Campaigners have it that gay love, in fact any romantic relationship which deviates from the socially proscribed, heteronormative ideal, is exactly the same as conventional straight pairings, and insofar as rights are concerned I concur, as does Brannan if I’m reading him correctly:please understand that none of this has anything to do with my view on civil rights. of course all people should be given equal rights…regardless of any demographics. and yes, i think gay people should be able to get married. i would certainly attend a protest supporting those rights, and i HAVE played at events such as gay marriage benefits. but to me this is all very different than the “pride” scene or gay media, or the commercialization of gayness. i deserve equal rights, but i’m not particularly proud or excited to be gay. i don’t really think about it much in terms of my identity. [I have felt the same way for most of my life- I’ve never really used the Q as part of my personal Code of Identity, so I have a lot of  sympathy for this viewpoint. That’s not the point of this exercise though.] Below the legal overview however, I don’t think they’re the same at all. That’s kind of the point. The chemistry is different, as is the process; perhaps codified and endlessly repeated, but different nonetheless. Not just in the physical sense, if we’re going to be blunt, but in the relationship dynamics, from hunting and mating rituals down to negotiating homemaking. Surely that’s the appeal? If being with a man felt exactly the same as being with a woman, wouldn’t we all be a perfect three on the Kinsey scale?

Brannan, perhaps unwittingly, certainly inadvertently, exposes specifically gay concerns and experience in his songwriting. My favourite track of his Bowlegged and Starving speaks to me, even though it is starkly opposed to my direct experience,  because I know that life, I’ve heard that melody. Even the timbre of his voice is like a contemporary Polari, saying ‘hear me, you rainbow warriors of the Western world. I am your prophet (though I’d rather be anything else.)’ When he chatted to Any Major Dude last year, he did say that his sings were not about gay relationships and the gender of the singer was irrelevant.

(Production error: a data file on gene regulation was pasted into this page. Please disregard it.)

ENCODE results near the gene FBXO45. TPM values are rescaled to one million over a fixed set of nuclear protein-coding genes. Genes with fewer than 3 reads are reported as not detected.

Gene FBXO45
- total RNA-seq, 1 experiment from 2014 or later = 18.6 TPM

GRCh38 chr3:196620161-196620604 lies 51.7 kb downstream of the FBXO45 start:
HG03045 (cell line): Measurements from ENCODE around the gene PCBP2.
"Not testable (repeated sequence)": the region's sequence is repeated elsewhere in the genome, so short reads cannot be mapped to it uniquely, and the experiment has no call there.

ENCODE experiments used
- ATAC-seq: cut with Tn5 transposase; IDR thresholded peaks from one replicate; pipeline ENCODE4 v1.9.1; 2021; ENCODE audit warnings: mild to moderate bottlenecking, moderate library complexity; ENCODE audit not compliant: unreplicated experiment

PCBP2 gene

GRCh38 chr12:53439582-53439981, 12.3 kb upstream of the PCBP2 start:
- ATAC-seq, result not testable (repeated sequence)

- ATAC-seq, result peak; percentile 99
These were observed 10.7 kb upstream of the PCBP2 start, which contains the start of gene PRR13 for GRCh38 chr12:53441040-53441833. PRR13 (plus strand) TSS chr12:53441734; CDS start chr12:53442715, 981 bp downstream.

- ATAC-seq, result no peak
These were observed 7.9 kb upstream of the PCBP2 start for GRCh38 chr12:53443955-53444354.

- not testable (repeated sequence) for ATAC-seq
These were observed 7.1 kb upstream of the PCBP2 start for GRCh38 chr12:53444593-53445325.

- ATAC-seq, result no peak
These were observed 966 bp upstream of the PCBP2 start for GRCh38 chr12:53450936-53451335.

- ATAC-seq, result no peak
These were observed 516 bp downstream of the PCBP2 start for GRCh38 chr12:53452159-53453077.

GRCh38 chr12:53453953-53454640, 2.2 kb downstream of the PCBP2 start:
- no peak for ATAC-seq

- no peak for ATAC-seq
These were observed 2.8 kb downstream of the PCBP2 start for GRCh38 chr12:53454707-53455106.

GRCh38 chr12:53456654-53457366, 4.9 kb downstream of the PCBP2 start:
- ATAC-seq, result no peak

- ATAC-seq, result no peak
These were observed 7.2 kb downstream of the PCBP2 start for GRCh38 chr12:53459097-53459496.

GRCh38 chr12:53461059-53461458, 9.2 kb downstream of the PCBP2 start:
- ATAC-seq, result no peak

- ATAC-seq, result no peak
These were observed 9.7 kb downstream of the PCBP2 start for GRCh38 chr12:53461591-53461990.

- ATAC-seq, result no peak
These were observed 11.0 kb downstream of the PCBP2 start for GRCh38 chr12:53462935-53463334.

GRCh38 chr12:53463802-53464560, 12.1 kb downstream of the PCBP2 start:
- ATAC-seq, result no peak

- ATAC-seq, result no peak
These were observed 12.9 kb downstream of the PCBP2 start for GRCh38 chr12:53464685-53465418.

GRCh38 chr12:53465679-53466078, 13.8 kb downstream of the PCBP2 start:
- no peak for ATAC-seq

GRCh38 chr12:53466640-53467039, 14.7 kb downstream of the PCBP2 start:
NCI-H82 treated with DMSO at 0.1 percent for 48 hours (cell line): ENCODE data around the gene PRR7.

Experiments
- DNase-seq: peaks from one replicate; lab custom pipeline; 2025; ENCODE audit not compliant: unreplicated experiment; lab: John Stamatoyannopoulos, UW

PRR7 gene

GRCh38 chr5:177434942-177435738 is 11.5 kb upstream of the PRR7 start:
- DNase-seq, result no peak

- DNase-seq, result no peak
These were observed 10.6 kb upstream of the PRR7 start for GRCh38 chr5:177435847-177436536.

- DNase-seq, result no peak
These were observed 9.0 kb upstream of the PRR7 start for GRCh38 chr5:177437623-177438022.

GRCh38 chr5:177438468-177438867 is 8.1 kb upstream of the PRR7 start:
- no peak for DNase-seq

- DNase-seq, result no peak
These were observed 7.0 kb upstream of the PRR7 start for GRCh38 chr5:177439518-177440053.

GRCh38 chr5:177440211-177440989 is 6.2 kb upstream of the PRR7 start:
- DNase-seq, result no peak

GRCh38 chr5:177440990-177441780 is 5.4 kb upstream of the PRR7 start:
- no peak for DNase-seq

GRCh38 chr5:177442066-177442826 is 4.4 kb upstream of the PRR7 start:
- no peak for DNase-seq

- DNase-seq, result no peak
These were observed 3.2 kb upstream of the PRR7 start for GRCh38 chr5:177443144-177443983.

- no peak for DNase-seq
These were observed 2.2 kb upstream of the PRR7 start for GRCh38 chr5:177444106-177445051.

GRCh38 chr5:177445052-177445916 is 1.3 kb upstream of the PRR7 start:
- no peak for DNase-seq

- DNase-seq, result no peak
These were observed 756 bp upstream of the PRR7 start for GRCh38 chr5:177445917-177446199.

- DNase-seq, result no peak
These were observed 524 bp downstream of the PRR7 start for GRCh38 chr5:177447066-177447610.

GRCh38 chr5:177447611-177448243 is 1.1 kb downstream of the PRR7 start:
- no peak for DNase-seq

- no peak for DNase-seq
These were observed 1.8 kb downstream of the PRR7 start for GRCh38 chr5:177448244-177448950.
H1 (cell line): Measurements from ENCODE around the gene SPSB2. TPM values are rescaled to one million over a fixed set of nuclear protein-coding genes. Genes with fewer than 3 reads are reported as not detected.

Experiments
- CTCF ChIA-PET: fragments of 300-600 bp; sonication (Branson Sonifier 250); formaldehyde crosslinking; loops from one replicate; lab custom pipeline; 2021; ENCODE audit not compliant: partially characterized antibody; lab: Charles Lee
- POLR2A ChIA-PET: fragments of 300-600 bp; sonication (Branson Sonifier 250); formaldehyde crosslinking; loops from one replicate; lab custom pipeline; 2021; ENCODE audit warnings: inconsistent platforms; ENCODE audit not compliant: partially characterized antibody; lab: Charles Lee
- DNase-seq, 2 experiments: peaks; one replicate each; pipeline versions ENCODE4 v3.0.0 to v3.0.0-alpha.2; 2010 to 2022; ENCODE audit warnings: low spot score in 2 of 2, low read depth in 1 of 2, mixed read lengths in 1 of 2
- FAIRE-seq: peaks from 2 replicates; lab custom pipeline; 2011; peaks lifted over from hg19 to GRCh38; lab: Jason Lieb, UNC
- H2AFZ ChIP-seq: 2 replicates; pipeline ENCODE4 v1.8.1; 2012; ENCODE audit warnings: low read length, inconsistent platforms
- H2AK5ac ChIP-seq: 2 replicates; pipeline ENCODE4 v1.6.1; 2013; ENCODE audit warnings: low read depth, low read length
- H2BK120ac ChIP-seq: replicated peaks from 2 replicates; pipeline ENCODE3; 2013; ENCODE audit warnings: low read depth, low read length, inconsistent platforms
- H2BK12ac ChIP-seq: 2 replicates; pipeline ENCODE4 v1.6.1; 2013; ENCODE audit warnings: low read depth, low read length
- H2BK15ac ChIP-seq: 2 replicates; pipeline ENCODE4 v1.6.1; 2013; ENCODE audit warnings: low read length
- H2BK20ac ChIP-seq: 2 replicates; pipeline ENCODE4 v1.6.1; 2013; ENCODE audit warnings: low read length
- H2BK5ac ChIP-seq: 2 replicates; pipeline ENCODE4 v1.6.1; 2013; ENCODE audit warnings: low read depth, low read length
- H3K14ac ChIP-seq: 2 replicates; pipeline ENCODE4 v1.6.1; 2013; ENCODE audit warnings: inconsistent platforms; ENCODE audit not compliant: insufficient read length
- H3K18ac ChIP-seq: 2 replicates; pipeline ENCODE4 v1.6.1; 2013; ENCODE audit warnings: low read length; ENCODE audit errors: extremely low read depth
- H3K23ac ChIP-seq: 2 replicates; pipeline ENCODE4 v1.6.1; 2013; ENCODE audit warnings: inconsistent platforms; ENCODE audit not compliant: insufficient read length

That’s not to say he’s exclusive. Of course straight music fans can understand and appreciate his music, they can translate it to what they know, but instances will always occur where translation is going to be necessary. It is not the fact of his being gay, or whatever label we may choose to ascribe to the man, that makes his music so much for and about the LGBTQ, it’s his arresting honesty. These songs are about him and his life; this is direct, personal experience he is laying bare, along with his chest in his YouTube videos. Elton, George, Will Young and other so called ‘gay icons’  can’t and don’t offer a voice to their queer brothers and sisters in the way Jay does because their songs really are about a universal experience, and are consequently sanitised and disengaged.

This is why men become obsessed with some pale reflection of the man they think they know so well, because he knows them, inside and out. We can be criticised and scorned for lusting after avowedly straight stars, inevitable though that is, but Brannan seems to resent being thought of as a gay pin-up or heartthrob. I suppose I see his point, but despite his political stance I would have thought he could empathise with, if not share, the ‘one of us’ thrill you feel at hearing a performer you admire is in the club.

Brannan’s music is haunting, raw and acerbic, and despite his self deprecation hooky melodies and beautifully turned lyrical phrases abound. I’m not given to gushing or hyperbole, but he does have an engaging and endearing stage presence that makes him well worth the door tax. Despite the argument above, I am adamant that JB deserves mainstream recognition (to which his digital success is testament); by no means should we keep him entirely to ourselves. But, to his chagrin, it seems irrefutable that young Jay be an ambassador for the Queer Diaspora in the folk and acoustic ether. Sorry Jay.